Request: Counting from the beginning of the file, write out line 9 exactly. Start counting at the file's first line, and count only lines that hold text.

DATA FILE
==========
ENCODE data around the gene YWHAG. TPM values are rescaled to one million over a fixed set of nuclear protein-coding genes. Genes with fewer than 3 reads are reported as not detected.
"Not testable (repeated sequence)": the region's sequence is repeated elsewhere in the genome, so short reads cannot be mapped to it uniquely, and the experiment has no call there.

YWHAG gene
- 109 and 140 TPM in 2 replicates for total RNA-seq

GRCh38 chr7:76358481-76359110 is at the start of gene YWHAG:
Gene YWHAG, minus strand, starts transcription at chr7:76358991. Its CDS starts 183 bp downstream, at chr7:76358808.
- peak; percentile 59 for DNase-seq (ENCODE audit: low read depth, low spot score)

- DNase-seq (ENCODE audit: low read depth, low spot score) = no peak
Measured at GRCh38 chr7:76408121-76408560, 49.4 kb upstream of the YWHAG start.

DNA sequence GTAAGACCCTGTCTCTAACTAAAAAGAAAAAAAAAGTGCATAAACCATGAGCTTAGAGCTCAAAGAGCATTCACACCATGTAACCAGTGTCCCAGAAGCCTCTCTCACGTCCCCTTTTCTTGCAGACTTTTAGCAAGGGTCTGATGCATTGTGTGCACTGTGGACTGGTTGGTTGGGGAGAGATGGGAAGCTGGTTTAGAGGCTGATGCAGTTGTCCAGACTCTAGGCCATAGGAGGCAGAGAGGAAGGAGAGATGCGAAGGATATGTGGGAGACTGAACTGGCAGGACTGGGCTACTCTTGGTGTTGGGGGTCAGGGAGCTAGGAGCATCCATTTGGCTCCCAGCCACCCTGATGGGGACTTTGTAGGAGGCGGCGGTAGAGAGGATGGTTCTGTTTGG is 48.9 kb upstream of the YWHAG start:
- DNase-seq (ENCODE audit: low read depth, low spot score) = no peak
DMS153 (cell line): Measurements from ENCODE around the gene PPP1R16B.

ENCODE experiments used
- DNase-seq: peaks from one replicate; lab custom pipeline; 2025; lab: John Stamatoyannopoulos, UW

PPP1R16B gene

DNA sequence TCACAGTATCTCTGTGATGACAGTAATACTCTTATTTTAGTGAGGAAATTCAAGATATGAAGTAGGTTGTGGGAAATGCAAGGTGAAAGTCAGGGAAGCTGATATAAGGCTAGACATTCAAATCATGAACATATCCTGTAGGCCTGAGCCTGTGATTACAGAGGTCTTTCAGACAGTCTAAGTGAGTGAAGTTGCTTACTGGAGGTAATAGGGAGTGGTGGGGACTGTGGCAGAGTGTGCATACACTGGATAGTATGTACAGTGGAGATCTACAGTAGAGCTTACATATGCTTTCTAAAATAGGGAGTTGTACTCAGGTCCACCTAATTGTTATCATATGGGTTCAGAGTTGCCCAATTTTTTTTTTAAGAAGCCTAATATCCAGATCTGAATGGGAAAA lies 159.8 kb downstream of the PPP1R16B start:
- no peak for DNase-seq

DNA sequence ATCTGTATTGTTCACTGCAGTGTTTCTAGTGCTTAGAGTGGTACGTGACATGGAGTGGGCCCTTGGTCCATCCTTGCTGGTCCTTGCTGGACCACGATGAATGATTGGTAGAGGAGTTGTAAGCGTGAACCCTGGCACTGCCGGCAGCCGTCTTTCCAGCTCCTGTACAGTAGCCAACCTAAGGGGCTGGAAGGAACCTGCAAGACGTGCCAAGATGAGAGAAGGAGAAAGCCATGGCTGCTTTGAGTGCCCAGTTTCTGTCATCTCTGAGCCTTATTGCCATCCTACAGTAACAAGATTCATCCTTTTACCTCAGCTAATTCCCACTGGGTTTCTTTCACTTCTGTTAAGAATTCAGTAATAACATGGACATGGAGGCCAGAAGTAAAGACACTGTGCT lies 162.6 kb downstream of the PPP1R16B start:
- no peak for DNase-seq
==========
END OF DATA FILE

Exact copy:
Measured at GRCh38 chr7:76408121-76408560, 49.4 kb upstream of the YWHAG start.